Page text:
Sunday, August 15, 2010

AZ: Day 6 (Aug 6) - Chiris to Tucson via Sulphur Springs and Huachucas

Today was a day with as much driving as birding, but this was thanks to us being ahead of schedule. We had enough time to work in extra stops as we worked our way west back towards Tucson. The last two days would be focused on cleaning up what we've missed so far.

We approached the Chiris from the west side today, heading up via Pinery Canyon Road on a B-line for Barfoot and Rustler. Here our targets would be Olive Warbler and Short-tailed Hawk. At 0630, Between Onion Saddle and Barfoot Junction we pulled over to investigate a soaring raptor. There was an adult SHORT-TAILED HAWK kiting in the breeze. Our attention turned to some calling nuthatches, and we soon heard an Olive Warbler's call note among them. Sure enough, there was one OLIVE WARBLER along the road. The mixed flock began to build in the coniferous canopy down-slope, so many birds were at or below eye-level. A nice surprise was a HERMIT WARBLER, a life bird for three of us. Yet another RED-FACED WARBLER was great (can't get enough of those). GRACE'S WARBLER, a second OLIVE WARBLER, and more MEXICAN CHICKADEES made themselves known.

Then an owl gave a series of hoots from down the darkened slope at 0635. Flam! The FLAMMULATED OWL went on to give a few more series of calls before shutting up. We started to make a trek down the hillside, but the owl went silent and we figured it would be a needle in a haystack.

In a crazy five-minute period we had both our targets plus two big surprises and other goodies. At this point we had no reason to stay in the Chiricahuas, so we decided to take a shot in the dark at our missing thrashers. We departed for the Sulphur Springs Valley, specifically the Whitewater Draw area.

Lee and Coffman Roads hold Bendire's and Crissal Thrasher, but it was already uncomfortably hot by the time we arrived. Still, it was worth a shot since we had the time. Our only thrasher was yet another CURVE-BILLED, but LARK BUNTING was a nice surprise. Glenn finally got a nice look at SCALED QUAIL, and a ROADRUNNER was cooperative here.


one of the many Western Kingbirds dotting the wires

We were so close to Whitewater Draw itself that we had to stop in. LARK SPARROWS were around the parking lot, and LAZULI BUNTINGS were abundant. The water was quiet, best birds being 3 REDHEAD and a flyby Plegadis ibis.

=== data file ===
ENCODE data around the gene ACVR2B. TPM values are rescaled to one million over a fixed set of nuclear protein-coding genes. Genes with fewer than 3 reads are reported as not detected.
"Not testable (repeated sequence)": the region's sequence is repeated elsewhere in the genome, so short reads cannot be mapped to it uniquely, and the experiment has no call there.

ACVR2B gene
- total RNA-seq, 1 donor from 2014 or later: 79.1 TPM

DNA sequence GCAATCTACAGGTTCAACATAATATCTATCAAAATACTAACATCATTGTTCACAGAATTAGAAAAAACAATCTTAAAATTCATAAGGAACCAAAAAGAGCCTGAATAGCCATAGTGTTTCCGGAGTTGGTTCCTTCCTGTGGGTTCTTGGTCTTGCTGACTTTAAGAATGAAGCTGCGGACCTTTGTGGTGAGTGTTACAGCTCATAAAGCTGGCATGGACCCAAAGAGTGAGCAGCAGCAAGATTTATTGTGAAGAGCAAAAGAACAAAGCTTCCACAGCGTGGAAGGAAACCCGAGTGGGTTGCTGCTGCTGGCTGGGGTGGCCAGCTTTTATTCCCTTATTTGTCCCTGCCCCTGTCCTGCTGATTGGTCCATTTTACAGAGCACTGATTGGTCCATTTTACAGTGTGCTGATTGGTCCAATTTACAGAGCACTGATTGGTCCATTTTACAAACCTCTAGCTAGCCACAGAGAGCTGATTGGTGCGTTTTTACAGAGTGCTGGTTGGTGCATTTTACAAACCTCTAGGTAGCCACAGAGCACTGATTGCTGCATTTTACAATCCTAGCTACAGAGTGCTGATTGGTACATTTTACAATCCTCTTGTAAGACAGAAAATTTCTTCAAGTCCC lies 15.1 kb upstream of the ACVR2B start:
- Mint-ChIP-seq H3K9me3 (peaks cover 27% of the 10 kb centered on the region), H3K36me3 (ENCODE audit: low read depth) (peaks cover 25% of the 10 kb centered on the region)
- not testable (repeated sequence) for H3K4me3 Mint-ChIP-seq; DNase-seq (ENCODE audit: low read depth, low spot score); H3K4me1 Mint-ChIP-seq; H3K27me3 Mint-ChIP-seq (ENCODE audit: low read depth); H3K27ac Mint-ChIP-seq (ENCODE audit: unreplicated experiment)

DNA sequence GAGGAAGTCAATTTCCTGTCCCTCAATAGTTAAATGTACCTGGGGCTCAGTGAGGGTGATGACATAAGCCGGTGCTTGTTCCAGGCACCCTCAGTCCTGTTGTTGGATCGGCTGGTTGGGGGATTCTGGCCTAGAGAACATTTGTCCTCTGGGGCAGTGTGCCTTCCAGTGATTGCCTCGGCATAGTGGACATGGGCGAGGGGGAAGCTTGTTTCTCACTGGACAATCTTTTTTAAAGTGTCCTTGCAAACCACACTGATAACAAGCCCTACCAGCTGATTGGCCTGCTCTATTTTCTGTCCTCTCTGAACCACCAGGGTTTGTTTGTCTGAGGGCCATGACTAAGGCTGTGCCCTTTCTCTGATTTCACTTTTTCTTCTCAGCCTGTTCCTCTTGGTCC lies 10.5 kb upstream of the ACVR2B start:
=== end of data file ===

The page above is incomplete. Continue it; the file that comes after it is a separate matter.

Lazuli Bunting

We continued NW from here, stopping at the San Pedro House to look for a single Green Kingfisher that had been sporadically seen. No luck with that, but again, we had the time so it was worth a check.


you guessed it! Dung Beetle (or is it Frank Stallone?)

The Huachucas deserved another stop, particularly for hummingbirds. Ramsey Canyon held a VIOLET-CROWNED HUMMER but not much else. It was then back to the Beatty's at Miller Canyon, where a WHITE-EARED HUMMINGBIRD was a constant presence with the usual suspects. We relaxed here for a while, which allowed me to take a bunch of photos.


White-eared Hummingbird


Anna's Hummingbird


Broad-tailed Hummingbird


Blue-throated Hummingbird


Magnificent Hummingbird


Black-chinned Hummingbird

It was mid-afternoon at this point, and we were ultimately headed to Tucson for the night. We still needed one desert bird in Tucson, Gilded Flicker, which Glenn still needed a look at. I figured we'd head to saguaro desert on the west side of Tucson where I had the species back in February. We pulled onto a side road, stepped out of the car, and immediately flushed a GILDED FLICKER. It teed-up atop a cactus, allowing for scope views.

We still had some time before sunset, so we went to the nearby Shannon-Broadway intersection which has some very productive desert habitat despite being surrounded on all sides by residential neighborhood. Here we had a handful of COSTA'S HUMMINGBIRDS including a great look at a singing adult male.

After dinner we had a few LESSER NIGHTHAWKS under the streetlights.

- NB

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